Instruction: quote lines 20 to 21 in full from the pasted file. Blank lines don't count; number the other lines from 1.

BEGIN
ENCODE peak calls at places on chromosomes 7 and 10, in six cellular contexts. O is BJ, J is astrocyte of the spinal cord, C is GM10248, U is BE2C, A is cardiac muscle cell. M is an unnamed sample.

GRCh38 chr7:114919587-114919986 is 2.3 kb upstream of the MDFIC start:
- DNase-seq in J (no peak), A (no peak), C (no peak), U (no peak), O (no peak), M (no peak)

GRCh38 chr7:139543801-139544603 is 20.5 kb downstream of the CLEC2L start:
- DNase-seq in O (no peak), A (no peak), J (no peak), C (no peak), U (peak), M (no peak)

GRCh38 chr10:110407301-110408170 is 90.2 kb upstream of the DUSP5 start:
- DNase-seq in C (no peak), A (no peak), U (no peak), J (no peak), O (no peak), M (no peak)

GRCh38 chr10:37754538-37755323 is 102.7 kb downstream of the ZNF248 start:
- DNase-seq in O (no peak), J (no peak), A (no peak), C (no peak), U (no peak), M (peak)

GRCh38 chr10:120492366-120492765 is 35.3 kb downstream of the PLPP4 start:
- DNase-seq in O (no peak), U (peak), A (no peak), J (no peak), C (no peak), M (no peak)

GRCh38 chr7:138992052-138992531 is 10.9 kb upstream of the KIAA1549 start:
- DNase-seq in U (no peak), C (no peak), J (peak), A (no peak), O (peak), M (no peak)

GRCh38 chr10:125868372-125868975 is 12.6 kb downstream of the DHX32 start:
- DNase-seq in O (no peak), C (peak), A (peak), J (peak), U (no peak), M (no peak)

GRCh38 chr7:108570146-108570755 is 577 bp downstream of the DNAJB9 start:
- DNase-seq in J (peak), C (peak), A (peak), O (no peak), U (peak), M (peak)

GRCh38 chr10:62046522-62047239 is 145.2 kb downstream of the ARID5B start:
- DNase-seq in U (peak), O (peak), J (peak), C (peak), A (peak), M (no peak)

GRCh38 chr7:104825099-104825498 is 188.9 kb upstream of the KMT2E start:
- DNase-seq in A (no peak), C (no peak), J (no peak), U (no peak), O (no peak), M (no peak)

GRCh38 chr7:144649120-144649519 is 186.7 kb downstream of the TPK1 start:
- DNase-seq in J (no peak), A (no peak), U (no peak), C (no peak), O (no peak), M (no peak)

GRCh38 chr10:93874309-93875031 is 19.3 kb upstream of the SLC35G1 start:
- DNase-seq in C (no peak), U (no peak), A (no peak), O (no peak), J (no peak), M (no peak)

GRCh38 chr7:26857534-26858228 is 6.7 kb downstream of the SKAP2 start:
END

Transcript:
GRCh38 chr7:104825099-104825498 is 188.9 kb upstream of the KMT2E start:
- DNase-seq in A (no peak), C (no peak), J (no peak), U (no peak), O (no peak), M (no peak)